- DON'T YOU FORGET ABOUT GHEE The '80s hits wafting in just make all the well-slathered food at the Sherpa better.
It's a warm and smoky day in St. Helena, and Main Street is a-bustle with shoppers and hungry sub-sherpas fresh from the winding St. Helena Road, looking for a good lunch and sporting the latest in fashionable face masks. Paradise is ablaze with the Camp fire, everyone's got bronchitis, and life goes on. The sun is shrouded in smoke but the day is otherwise lovely.
Me and the dog grab a table near the sidewalk on the outside courtyard at Himalayan Sherpa Kitchen and tune in to our noisy surroundings. The restaurant's located in the St. Helena Plaza, right in the heart of the downtown commercial district; the plaza also hosts the St. Helena Bistro next door to the Sherpa, from whence the 1980s hits just keep on coming off the outdoor sound system and bleed into the Sherpa's courtyard.
"Don't you forget about me," I sing to my weird and hairless dog as the friendly waitress drops off a menu and a water bowl for the pooch.
"Hey, hey, hey, hey, oooo-oohh-ohhhhh," I sing, upon a full investigation of the lunch specials menu by way of the accompanying Breakfast Club soundtrack. We scan the menu. There are tandooris and curries of a meaty and veggie variety, and all the expected items you'd find on a restaurant serving Indian and Nepalese food—pakoras and samosas, saag paneers and various vindaloos. It is said that the key to happiness is to always have something to look forward to—so next time I'm here, those momo-steamed dumplings are at the top of the list of to-orders.
But today, I settle on the tried and true, my Indian food go-to dish—the chicken tikka masala special, served here on a metal compartmentalized platter with buttery naan, a side of broccoli, rice peppered with peas and a wee bowl of cool lentil daal.
Advertised as a "smooth creamy sauce," the tikka masala delivers on the sentiment; it's a super-buttery sauce with a tinge of curry spice and dotted with a generous portion of moist and organic chunks of chicken.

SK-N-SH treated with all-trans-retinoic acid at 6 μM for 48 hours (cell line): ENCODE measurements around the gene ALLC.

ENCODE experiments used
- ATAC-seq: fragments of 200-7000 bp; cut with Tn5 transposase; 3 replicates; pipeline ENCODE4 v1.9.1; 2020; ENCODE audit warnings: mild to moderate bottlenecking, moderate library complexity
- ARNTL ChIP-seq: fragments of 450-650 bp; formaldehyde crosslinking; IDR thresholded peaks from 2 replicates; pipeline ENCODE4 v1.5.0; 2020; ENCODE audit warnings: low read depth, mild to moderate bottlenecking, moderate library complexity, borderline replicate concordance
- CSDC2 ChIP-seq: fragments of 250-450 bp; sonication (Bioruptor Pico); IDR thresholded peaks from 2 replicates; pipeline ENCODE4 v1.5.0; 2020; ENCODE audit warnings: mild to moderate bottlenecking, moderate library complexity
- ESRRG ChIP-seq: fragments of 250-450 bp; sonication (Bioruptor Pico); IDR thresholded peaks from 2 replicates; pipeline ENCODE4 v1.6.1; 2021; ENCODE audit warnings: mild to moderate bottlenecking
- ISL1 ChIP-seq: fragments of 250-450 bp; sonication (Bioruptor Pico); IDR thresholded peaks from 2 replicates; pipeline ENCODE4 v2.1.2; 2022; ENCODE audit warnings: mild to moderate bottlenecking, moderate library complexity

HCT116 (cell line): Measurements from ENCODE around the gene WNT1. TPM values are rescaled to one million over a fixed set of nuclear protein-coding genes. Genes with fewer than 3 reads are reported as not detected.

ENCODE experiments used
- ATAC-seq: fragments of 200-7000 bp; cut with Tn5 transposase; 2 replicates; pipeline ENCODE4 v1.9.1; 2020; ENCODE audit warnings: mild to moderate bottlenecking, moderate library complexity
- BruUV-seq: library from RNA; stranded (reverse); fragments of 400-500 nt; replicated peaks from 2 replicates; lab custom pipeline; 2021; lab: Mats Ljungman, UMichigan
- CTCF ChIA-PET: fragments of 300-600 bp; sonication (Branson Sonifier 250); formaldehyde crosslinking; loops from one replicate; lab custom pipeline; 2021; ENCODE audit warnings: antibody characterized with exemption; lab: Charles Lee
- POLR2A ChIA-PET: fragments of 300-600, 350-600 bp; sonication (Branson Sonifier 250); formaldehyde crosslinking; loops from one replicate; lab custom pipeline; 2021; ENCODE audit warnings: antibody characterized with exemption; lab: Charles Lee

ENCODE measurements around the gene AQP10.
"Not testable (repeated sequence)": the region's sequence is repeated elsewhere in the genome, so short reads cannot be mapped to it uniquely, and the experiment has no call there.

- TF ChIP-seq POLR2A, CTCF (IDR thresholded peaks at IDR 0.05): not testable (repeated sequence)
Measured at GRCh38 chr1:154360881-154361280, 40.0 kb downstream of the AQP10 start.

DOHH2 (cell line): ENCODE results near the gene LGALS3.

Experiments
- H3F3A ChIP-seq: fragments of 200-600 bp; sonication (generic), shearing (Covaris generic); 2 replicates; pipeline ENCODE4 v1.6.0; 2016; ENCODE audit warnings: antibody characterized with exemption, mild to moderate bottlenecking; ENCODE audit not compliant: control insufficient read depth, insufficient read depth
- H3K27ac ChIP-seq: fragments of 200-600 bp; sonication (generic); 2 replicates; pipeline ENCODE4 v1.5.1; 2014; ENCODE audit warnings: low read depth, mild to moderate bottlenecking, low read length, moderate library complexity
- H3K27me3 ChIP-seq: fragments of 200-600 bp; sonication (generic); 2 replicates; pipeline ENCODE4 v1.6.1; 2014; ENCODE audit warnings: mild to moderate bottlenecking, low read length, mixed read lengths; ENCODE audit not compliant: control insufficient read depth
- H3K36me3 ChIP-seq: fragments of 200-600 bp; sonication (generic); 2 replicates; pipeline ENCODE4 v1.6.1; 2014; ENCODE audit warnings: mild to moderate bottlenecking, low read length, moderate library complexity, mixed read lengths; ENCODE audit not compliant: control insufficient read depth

The tikka masala appears to be engaged in an epic battle to out-butter the buttery naan, which is also quite buttery and tasty. Dipping the buttery naan into the buttery tikka masala, I'm reminded of the sacred cows of India. Would they approve of such richness?
In a nod to local product, the Sherpa Kitchen also offers a few vegetarian and tofu-based tikka masalas, along with a salmon-based version. I'll try the lamb next time I'm out this way.
The lunch special also comes with a pile of small broccoli flowers distinguished by their absolute lack of distinctive flavor, beyond a lightly charred backbite and perhaps a bit of salty attitude. I dropped the broccoli bits into the rich and dense yellow sauce and all my problems were solved. Well, most of them, anyway.
"Yo." The dog was looking at me with those pleading eyes.
"Well, dog, you're not getting a sauce-soaked chunk of chicken, OK? It's way too spicy for you."
"C'mon, man!" Those pleading eyes again. I relent. I pour a little water from my glass onto the metal tray and rinse the sauce off the last of the chicken, and feed it to the dog. And then, despite him egging me on, I resist the temptation to lick the metal tray dry of the last remnants of that rich and homey special sauce.
Himalayan Sherpa Kitchen, 1148 Main St., St. Helena. 707.963.4439. Open every day for lunch and dinner except Tuesday.